The irony of the modern religious culture war is that the one group of people Jesus chose to publically chastise were not the immoral outsiders, but the “insiders,” the believers who were doing just what many in the culture war are doing today (the Pharisees were the original culture warriors). They were slinging mud on the “bad sinners.” This is not to eliminate or overlook sin – but the remedy to it is not the way the story has been shaped by modern culture warriors. Both the sins we tend to highlight and the ones we tend to overlook (from a biblical perspective) and the way we handle those is problematic as a result, in part, of not reading and seeing the grand narrative force of Scripture – with the humiliated, shamed, crucified Messiah at the heart of who we are (1 Pet.2:21-25 – Peter is taking that great story and doing just this) and allowing that to transform us.

  3. Thank you! Loved it.

    How does your story retell the story?

    I think this is what I have been trying to get at for a while. That is a super helpful way of describing it. AND I love the “conversion of the imagination.”

    PS. I met your brother at an IVCF staff training time a few years ago. Just made the connection!

  4. I’m reminded how this past fall, I was working through a lesson with my 4-year-old daughter for a kids’ church program. This program requires parents to do a short lesson from a booklet each week with their child. This particular lesson was on the Bible, and how it is God’s Word. As I began to read the teaching from the booklet, I became very frustrated. The entire lesson was how the Bible contains rules for us to follow and honor God. There was NOTHING in there about how it is the story of God and his relationship with and redemption of the world–just how the Bible contains rules. Needless to say, Daddy went a bit off-topic in the lesson that day.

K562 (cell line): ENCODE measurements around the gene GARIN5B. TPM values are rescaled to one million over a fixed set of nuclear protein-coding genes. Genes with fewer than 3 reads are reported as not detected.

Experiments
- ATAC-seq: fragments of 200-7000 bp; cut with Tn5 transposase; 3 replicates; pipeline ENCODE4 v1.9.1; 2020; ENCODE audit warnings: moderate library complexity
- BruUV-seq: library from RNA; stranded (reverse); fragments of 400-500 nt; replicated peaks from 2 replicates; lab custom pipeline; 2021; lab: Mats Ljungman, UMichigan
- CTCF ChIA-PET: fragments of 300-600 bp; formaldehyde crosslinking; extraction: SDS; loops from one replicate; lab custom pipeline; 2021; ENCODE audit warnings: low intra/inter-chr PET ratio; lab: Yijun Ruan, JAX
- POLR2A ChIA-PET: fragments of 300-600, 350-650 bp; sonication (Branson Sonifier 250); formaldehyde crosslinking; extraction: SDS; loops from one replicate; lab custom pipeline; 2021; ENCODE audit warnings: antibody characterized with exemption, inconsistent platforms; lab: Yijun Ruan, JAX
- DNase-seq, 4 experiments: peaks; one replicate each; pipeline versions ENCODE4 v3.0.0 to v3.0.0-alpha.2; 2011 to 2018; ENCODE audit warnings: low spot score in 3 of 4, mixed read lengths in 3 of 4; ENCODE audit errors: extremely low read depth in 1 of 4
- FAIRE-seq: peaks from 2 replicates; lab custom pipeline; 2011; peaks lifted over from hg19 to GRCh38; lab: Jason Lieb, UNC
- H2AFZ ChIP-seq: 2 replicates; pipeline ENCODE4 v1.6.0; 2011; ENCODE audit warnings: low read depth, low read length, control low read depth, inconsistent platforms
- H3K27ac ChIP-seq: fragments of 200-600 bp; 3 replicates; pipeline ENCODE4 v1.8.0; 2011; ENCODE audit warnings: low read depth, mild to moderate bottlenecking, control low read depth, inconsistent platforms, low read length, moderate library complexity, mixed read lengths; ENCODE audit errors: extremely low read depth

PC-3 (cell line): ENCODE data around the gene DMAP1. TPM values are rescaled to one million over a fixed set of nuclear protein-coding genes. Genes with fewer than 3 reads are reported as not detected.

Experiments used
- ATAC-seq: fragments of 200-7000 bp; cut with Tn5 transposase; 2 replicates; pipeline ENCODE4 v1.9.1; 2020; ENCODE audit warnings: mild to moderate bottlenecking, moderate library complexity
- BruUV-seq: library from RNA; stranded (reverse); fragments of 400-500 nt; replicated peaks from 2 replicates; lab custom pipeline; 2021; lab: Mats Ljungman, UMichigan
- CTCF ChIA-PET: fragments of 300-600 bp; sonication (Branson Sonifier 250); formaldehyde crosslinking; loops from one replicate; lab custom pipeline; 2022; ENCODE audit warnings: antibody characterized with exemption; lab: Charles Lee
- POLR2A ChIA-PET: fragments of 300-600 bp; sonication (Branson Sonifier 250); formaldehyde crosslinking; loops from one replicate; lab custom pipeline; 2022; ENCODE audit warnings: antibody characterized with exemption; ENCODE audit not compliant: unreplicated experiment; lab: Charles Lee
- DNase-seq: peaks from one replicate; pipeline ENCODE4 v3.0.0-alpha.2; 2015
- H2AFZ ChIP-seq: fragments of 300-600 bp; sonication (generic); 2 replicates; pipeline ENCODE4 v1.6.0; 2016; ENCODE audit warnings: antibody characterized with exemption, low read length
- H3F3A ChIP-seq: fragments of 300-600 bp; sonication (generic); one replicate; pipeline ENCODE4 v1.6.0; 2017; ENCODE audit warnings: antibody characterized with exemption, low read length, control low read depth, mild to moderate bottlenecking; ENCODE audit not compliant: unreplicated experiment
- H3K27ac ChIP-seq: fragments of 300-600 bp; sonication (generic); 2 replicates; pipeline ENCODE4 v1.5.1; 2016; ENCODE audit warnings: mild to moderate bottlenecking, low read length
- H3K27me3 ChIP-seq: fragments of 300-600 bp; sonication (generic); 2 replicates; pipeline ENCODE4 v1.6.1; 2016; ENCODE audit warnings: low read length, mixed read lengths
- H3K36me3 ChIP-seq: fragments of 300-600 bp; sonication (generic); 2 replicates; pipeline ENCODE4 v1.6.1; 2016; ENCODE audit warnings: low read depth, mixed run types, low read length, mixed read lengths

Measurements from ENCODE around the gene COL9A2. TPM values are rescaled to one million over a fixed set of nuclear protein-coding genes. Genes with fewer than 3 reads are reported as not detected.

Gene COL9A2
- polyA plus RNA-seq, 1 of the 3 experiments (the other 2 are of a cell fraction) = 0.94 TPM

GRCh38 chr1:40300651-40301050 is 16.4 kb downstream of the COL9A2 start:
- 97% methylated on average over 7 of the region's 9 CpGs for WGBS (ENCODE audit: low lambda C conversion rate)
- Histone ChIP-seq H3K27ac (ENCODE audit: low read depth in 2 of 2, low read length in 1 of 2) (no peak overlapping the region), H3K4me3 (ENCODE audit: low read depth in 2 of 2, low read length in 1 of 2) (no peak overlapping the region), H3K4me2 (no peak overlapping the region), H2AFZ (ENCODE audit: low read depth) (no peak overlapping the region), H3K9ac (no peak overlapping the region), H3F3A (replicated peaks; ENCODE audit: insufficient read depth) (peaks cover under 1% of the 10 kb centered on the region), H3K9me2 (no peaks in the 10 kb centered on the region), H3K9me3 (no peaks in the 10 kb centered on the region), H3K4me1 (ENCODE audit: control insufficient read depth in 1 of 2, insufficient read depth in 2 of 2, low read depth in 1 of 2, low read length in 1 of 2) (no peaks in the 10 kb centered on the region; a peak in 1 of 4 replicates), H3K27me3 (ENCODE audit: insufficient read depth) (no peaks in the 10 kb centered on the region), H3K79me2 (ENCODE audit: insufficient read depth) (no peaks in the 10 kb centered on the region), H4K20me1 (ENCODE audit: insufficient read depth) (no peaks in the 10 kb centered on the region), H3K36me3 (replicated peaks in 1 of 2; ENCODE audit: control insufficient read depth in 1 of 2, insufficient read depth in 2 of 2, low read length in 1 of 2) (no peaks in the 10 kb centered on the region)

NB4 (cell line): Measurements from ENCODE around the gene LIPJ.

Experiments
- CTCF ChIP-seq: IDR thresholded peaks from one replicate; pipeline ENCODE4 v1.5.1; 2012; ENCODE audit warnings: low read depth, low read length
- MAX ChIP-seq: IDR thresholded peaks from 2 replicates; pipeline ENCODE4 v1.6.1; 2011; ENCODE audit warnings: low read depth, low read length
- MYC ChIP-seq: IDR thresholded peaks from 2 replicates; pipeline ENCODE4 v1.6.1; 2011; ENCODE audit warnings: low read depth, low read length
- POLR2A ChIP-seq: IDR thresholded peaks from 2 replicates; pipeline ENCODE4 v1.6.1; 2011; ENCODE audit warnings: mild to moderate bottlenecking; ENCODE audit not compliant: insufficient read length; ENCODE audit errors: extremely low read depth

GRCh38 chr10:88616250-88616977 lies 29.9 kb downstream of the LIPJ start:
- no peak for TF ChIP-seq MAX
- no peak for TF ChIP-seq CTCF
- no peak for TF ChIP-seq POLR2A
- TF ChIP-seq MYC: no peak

5. One possible problem with ‘story’ gospel is that the story can become systematic theology – that is, that the story expounded from the Bible is God’s eternal plan that had to happen that way.

    But, what if it were taken, rather, that the story in the Bible emerged from God’s interactions with the various people of the Bible. So, it is the story of what those particular people were doing and God’s initiatives towards them and their reactions to that. If they had been different people or reacted differently, as may have been the case, God also would have done things differently and the story would have developed differently. So, whereas it is instructive for us to consider how things went, we don’t need to feel those things had to be, and whilst taking into account lessons to be learned from the story that did emerge, we should be engaged in our own interactions with the living God.